Working alongside their students, CAS teachers began to dismantle Western styles and methods – like easel and oil painting – previously taught at the School. Instead, classes encouraged research into Arab and Amazigh heritage, with trips to study archaeology, calligraphy, jewellery, pottery, religious paintings, and techniques from leatherwork, tattoos and weaving. Maraini described: ‘travelling throughout the country to gather information, take photographs and notes, study sources and document the works of male and female artisans.’ By the 1968 exhibition, the collective artworks of CAS students synthesised these influences with a modernist language and style.


The 1969 outdoor exhibitions Présence Plastique made a statement: modern art would now be part of Moroccan everyday life.

By this time, artists Mohamed Ataallah, Mustapha Hafid and Mohamed Hamidi had joined the Casablanca Art School as professors. The CAS faculty were frustrated: more than ten years after independence, nothing had been organised by or for Moroccan artists. With few galleries to show their work, they united to develop the street exhibitions Exposition-Manifeste / Présence Plastique (Manifesto-Exhibition / Plastic Presence).

Présence Plastique protested the state-organised Salon du Printemps (Spring Fair exhibition), a colonial relic that categorised Moroccan artists as ‘naïve’ painters. In two events, CAS artists brought their art onto the streets. They installed paintings and murals in public squares, invigorating Marrakech’s medina (historic district) and in Casablanca. Toni Maraini described: ‘People from all walks of life (urban, rural, and every social class) gather[ed] in a unique state of mind. We hung our works here for ten days … To show works outside of the closed doors of galleries and salons, where this audience had never been.’ This nomadic exhibition was also taken to High Schools in Casablanca in 1971, reaching a next generation audience.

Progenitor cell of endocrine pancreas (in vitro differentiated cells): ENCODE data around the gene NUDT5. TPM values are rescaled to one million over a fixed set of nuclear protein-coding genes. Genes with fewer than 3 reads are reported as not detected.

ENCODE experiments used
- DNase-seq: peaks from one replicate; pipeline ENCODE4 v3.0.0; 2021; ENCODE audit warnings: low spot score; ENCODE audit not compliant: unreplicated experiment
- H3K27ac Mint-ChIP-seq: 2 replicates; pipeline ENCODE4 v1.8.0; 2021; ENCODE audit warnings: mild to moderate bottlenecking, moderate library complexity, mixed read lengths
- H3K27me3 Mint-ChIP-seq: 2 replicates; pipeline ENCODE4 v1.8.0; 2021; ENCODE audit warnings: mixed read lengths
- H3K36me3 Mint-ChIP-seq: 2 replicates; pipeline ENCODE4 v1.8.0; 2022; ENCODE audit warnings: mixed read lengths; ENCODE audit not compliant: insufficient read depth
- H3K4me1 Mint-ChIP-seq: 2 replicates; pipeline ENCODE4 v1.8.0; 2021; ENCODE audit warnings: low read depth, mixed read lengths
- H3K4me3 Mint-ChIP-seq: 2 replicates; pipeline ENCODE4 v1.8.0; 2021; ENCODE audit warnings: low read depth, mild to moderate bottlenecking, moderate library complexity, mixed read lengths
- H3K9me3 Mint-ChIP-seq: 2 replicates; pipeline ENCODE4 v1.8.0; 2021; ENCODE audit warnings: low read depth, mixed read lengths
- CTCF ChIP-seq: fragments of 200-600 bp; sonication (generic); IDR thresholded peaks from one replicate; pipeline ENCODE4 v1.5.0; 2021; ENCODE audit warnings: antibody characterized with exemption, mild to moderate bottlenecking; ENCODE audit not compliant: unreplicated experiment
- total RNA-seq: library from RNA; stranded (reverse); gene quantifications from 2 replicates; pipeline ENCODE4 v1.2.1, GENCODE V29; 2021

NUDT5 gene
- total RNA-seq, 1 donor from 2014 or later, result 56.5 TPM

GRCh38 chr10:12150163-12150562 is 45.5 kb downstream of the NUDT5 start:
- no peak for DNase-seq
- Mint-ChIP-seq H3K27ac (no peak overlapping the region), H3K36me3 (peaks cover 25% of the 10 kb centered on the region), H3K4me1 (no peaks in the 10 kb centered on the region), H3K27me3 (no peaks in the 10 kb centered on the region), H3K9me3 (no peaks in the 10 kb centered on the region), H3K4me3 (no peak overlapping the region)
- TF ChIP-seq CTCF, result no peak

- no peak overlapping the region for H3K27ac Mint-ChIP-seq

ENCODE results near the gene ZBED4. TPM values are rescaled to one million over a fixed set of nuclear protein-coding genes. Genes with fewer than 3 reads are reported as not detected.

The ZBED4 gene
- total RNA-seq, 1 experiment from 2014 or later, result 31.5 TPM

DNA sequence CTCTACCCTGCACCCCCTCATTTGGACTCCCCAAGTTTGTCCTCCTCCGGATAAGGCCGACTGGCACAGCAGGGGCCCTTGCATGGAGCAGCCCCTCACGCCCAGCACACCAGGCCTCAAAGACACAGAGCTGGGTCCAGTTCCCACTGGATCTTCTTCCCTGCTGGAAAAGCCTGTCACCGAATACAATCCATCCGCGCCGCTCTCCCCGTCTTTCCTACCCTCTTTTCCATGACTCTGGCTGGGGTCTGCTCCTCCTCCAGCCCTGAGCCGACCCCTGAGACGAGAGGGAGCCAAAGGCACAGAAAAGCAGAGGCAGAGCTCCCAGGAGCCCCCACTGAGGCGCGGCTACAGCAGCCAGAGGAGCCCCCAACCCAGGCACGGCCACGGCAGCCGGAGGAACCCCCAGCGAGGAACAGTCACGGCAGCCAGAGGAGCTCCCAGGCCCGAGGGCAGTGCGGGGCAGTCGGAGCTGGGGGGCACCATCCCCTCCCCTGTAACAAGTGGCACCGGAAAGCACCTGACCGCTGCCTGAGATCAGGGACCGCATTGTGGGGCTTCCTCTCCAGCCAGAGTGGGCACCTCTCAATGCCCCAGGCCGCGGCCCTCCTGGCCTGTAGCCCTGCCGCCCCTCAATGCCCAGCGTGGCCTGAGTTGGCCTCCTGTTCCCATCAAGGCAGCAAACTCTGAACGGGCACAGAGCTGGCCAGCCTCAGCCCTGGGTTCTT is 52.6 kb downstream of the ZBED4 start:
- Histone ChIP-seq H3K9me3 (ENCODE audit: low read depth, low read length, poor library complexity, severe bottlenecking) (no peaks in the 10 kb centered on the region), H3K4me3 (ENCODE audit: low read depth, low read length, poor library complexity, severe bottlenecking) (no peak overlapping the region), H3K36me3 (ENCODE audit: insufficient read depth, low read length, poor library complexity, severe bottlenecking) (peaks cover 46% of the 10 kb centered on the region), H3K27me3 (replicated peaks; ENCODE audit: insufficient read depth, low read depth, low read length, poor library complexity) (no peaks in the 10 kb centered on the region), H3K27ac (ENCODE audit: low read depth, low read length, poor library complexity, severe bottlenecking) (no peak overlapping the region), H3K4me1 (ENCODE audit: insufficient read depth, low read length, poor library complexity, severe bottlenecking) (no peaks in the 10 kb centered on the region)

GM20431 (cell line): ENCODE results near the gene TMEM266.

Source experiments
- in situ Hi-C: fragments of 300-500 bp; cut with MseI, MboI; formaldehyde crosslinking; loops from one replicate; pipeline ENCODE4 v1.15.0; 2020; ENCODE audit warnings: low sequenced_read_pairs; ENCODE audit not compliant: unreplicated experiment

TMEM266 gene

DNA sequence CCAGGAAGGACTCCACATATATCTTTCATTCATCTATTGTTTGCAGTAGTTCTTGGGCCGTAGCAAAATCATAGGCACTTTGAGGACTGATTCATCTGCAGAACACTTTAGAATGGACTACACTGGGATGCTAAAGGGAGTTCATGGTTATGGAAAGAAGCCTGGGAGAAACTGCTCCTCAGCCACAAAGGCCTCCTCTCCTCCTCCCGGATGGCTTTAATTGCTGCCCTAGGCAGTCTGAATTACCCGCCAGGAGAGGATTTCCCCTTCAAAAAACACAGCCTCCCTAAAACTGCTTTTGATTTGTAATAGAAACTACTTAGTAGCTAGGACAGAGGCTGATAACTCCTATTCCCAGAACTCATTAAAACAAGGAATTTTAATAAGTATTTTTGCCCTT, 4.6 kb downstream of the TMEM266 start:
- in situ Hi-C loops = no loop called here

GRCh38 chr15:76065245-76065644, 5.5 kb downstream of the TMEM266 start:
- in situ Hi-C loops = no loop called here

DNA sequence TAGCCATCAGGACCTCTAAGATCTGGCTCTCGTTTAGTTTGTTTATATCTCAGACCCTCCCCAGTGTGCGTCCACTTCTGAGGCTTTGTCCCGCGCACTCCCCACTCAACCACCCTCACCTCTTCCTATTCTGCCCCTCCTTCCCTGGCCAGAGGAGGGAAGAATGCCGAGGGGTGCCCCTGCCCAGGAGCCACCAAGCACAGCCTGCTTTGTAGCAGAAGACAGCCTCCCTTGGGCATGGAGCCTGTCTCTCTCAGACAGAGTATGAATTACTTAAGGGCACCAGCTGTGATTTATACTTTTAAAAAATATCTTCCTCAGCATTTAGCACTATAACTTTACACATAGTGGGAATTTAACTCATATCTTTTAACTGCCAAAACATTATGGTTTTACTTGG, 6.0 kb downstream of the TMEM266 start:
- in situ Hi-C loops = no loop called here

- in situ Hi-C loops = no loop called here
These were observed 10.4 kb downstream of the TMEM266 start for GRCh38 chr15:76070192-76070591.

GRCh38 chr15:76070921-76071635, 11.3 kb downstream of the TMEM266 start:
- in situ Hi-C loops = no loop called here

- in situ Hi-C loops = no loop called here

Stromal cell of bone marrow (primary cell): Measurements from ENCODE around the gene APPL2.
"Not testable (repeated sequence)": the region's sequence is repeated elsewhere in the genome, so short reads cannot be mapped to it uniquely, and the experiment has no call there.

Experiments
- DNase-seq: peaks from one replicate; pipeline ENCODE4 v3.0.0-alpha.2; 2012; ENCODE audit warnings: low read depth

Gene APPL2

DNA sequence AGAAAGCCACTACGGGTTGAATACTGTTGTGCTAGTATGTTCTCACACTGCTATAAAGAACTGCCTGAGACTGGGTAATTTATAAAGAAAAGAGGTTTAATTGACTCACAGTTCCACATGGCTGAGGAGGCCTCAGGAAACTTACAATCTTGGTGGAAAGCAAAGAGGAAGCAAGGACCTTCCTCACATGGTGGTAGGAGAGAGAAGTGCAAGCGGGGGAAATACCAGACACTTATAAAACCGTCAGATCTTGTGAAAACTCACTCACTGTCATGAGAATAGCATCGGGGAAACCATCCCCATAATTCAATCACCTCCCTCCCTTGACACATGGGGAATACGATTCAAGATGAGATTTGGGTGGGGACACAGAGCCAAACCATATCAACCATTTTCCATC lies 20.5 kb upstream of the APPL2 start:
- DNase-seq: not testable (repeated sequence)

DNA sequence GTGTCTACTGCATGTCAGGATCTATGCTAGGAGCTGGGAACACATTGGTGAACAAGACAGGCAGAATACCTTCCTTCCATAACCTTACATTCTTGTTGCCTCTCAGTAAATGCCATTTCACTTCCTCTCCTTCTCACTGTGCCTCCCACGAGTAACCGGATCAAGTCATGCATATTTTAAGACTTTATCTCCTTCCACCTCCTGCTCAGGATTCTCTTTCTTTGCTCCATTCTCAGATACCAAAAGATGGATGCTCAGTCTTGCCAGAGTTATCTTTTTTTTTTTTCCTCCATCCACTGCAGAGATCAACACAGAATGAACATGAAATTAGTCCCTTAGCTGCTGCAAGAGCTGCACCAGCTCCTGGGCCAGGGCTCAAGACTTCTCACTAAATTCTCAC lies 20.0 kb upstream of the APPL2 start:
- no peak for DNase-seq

Tradition inspired the future: instead of belonging solely to history, the heritage of Casablanca Art School students would live through their art.

CAS staff and students began to work in collaborative and experimental ways. Tutor Bert Flint was motivated to research the most striking rugs and jewellery from rural regions, giving them a new life as teaching tools. Absent from museum collections, influences from Arab, Amazigh, Islamic and Mediterranean heritage, and ancient Mesopotamia and Phoenicia, began to surface in the works of CAS artists. They revisited craft traditions that Western teaching had considered utilitarian or ornamental, and started to incorporate calligraphy, decorative symbols and geometric spiritual patterns, with local materials such as copper, skin (leather), wood and wool.

In an interview with the co-curator of this show, CAS tutor Mohamed Melehi explained: ‘Bert Flint [inspired] the students with their own but ignored cultural roots; to lead them to believe that there is a strong and local – not foreign – artistic expression in Moroccan culture, with its own right to modernity.


Artists and architects created an integrated vision for the regeneration of neglected spaces and districts.

The architects studio Faraoui & de Mazières collaborated with Casablanca Art School artists. Based in Casablanca and Rabat, they developed a decorative vision across multiple sites and public infrastructure projects. Between 1967–82, they designed interiors at Casablanca’s National Bank for Economic Development, the National Tourist Office, factories, hospitals, universities, vacation centres and newly built hotels. Integrating art and craft with architecture, they regarded the ceilings, fitments, furniture, lobbies and walls of buildings as ‘plastic territories’ awaiting their creative intervention.